As time progresses, the modern commerce industry is moving away from standard brick-and-mortar storefronts to digital (online) stores. While this has caused millions of businesses to thrive when they otherwise wouldn’t exist, the move to a digital retail front is the cause of concern for many more. The heart and soul of your online business is not within the content or design of your site, but rather in the hosting provider you choose.

A business website can range from a simple eCommerce site dedicated to only a handful of products to a mega-store selling thousands of individual products and services. Although there’s been a major consolidation in the website hosting industry, there are still hundreds, if not thousands, of website hosts to choose from. If you’re not well-versed in this industry, then you could easily become overwhelmed with options and potentially select a hosting company that’s incompatible with your business needs.

There are several tips you can follow to help ensure you make the best decision for your current business platform and future growth.

Tip #1: Website Functionality Demands

Perhaps one of the most important questions to answer when it comes to determining the level of hosting your business requires boils down to its required functionality. The size and scope of your website will determine the level of functionality a website host must support. Does your website require a vast array of databases? Will you require a secure server to process payments? Will you be running multiple user applications? The answers to these questions will ultimately determine the type of hosting you’ll require.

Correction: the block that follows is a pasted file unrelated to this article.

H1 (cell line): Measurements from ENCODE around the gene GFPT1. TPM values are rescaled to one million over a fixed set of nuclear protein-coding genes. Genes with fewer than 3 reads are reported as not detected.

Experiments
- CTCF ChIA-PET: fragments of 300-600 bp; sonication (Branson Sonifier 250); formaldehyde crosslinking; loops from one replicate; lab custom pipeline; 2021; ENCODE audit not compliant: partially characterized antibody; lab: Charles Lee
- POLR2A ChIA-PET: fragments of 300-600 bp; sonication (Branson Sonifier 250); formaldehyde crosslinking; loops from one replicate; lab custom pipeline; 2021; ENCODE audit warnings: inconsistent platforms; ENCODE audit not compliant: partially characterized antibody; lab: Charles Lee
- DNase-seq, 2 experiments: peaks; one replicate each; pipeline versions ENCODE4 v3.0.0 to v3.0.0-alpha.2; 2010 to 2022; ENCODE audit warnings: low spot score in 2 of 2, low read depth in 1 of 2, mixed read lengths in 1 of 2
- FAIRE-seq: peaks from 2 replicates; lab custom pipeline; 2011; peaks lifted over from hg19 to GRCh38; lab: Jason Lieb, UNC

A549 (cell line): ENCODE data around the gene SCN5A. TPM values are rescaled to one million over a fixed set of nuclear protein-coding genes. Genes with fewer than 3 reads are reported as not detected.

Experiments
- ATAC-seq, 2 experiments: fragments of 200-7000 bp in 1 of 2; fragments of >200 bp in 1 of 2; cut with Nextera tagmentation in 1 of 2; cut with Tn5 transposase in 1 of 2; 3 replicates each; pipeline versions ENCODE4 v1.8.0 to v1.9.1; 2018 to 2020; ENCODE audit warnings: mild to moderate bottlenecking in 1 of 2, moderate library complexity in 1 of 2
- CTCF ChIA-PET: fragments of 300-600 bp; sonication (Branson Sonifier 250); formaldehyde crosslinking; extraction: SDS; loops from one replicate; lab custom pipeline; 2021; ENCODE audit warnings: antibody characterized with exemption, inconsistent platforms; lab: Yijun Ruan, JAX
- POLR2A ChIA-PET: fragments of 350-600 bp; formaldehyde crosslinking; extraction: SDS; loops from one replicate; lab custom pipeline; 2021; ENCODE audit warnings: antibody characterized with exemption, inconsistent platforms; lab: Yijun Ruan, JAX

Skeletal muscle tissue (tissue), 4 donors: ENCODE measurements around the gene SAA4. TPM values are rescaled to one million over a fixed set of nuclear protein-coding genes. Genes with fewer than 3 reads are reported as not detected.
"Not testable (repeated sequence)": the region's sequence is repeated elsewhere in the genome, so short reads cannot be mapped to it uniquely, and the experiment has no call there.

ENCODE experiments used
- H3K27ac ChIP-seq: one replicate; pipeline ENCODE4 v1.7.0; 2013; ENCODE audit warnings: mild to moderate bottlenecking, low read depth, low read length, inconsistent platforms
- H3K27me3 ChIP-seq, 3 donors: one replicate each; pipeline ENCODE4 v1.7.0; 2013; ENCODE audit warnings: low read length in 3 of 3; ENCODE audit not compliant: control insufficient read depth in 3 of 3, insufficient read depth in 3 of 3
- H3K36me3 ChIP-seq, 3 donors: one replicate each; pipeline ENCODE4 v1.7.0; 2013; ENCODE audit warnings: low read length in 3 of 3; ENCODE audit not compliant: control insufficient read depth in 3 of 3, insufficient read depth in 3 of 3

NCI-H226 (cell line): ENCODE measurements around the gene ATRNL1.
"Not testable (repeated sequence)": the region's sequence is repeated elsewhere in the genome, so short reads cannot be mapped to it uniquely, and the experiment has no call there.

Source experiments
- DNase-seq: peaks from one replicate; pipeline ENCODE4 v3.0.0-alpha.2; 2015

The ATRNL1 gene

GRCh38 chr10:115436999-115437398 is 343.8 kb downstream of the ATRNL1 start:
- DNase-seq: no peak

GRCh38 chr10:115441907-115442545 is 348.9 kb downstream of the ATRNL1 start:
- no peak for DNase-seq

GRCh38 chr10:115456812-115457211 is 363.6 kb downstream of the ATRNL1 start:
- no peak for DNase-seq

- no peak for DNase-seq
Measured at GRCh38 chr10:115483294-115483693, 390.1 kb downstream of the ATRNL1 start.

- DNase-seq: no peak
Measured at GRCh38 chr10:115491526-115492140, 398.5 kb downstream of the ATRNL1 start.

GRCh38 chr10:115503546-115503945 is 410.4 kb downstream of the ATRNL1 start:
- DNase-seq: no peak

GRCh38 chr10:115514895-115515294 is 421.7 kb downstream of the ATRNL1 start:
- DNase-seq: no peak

Tip #2: Hosting Based Upon Current and Predicted Traffic

While you may not have a vast array of incoming traffic to your website at the moment, you must always plan for advancement. The size and scope of your website requires a certain amount of bandwidth for each visitor. If you’re currently or are expecting significant traffic to your site it’s imperative to have ample bandwidth to support such activity. Failure to do so can result in expensive charges, or worse, website downtime.

Tip #3: Website Hosting Provider Speeds

The speed of your website is the foundation for your business. In fact, functionality and performance not only determines your site reputation among visitors, but also your ranking among search engines. Therefore, regardless of the size and scope of your business, you must ensure the website host is designed to provide the fastest speeds, as explained here. If possible, choose a website host that features a Content Delivery Network (CDN), which can dramatically increase end-user speed, functionality and overall performance. When analyzing the speed of a web host, consider not only your site’s load time, but the speed at which your web browser can connect to the host’s server. A server lag time can slow the most efficiently coded websites, so be mindful of that statistic.